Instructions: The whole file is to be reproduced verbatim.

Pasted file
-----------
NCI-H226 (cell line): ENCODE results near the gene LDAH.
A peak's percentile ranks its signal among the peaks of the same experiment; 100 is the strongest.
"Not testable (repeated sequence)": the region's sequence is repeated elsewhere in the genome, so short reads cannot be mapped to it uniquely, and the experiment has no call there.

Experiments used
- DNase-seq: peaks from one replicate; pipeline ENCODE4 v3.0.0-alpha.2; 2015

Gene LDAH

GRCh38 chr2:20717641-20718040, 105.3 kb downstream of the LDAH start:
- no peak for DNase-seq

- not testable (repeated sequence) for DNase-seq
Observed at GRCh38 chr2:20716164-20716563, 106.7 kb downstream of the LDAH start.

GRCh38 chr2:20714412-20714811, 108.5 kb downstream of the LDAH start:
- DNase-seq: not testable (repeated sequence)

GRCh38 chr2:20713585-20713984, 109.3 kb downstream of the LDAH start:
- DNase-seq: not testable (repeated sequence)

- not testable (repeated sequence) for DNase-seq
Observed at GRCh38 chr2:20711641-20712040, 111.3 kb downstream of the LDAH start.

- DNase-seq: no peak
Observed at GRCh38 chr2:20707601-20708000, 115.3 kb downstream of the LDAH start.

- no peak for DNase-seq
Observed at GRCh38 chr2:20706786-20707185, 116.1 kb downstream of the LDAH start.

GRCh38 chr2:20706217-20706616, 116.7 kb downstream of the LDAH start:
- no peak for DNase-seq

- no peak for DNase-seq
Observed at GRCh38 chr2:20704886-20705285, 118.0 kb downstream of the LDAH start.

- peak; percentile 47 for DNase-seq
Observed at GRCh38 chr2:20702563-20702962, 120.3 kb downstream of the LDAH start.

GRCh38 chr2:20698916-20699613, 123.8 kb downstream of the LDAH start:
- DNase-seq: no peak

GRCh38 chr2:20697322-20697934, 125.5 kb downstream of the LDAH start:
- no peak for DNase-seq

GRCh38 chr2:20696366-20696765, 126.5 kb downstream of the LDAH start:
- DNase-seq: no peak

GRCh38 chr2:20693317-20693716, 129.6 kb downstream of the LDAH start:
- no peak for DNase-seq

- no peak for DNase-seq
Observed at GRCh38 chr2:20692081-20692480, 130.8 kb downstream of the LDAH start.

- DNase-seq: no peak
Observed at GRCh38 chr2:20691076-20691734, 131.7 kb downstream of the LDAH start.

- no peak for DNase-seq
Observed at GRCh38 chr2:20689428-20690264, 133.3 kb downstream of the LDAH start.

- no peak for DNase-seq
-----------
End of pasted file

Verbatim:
NCI-H226 (cell line): ENCODE results near the gene LDAH.
A peak's percentile ranks its signal among the peaks of the same experiment; 100 is the strongest.
"Not testable (repeated sequence)": the region's sequence is repeated elsewhere in the genome, so short reads cannot be mapped to it uniquely, and the experiment has no call there.

Experiments used
- DNase-seq: peaks from one replicate; pipeline ENCODE4 v3.0.0-alpha.2; 2015

Gene LDAH

GRCh38 chr2:20717641-20718040, 105.3 kb downstream of the LDAH start:
- no peak for DNase-seq

- not testable (repeated sequence) for DNase-seq
Observed at GRCh38 chr2:20716164-20716563, 106.7 kb downstream of the LDAH start.

GRCh38 chr2:20714412-20714811, 108.5 kb downstream of the LDAH start:
- DNase-seq: not testable (repeated sequence)

GRCh38 chr2:20713585-20713984, 109.3 kb downstream of the LDAH start:
- DNase-seq: not testable (repeated sequence)

- not testable (repeated sequence) for DNase-seq
Observed at GRCh38 chr2:20711641-20712040, 111.3 kb downstream of the LDAH start.

- DNase-seq: no peak
Observed at GRCh38 chr2:20707601-20708000, 115.3 kb downstream of the LDAH start.

- no peak for DNase-seq
Observed at GRCh38 chr2:20706786-20707185, 116.1 kb downstream of the LDAH start.

GRCh38 chr2:20706217-20706616, 116.7 kb downstream of the LDAH start:
- no peak for DNase-seq

- no peak for DNase-seq
Observed at GRCh38 chr2:20704886-20705285, 118.0 kb downstream of the LDAH start.

- peak; percentile 47 for DNase-seq
Observed at GRCh38 chr2:20702563-20702962, 120.3 kb downstream of the LDAH start.

GRCh38 chr2:20698916-20699613, 123.8 kb downstream of the LDAH start:
- DNase-seq: no peak

GRCh38 chr2:20697322-20697934, 125.5 kb downstream of the LDAH start:
- no peak for DNase-seq

GRCh38 chr2:20696366-20696765, 126.5 kb downstream of the LDAH start:
- DNase-seq: no peak

GRCh38 chr2:20693317-20693716, 129.6 kb downstream of the LDAH start:
- no peak for DNase-seq

- no peak for DNase-seq
Observed at GRCh38 chr2:20692081-20692480, 130.8 kb downstream of the LDAH start.

- DNase-seq: no peak
Observed at GRCh38 chr2:20691076-20691734, 131.7 kb downstream of the LDAH start.

- no peak for DNase-seq
Observed at GRCh38 chr2:20689428-20690264, 133.3 kb downstream of the LDAH start.

- no peak for DNase-seq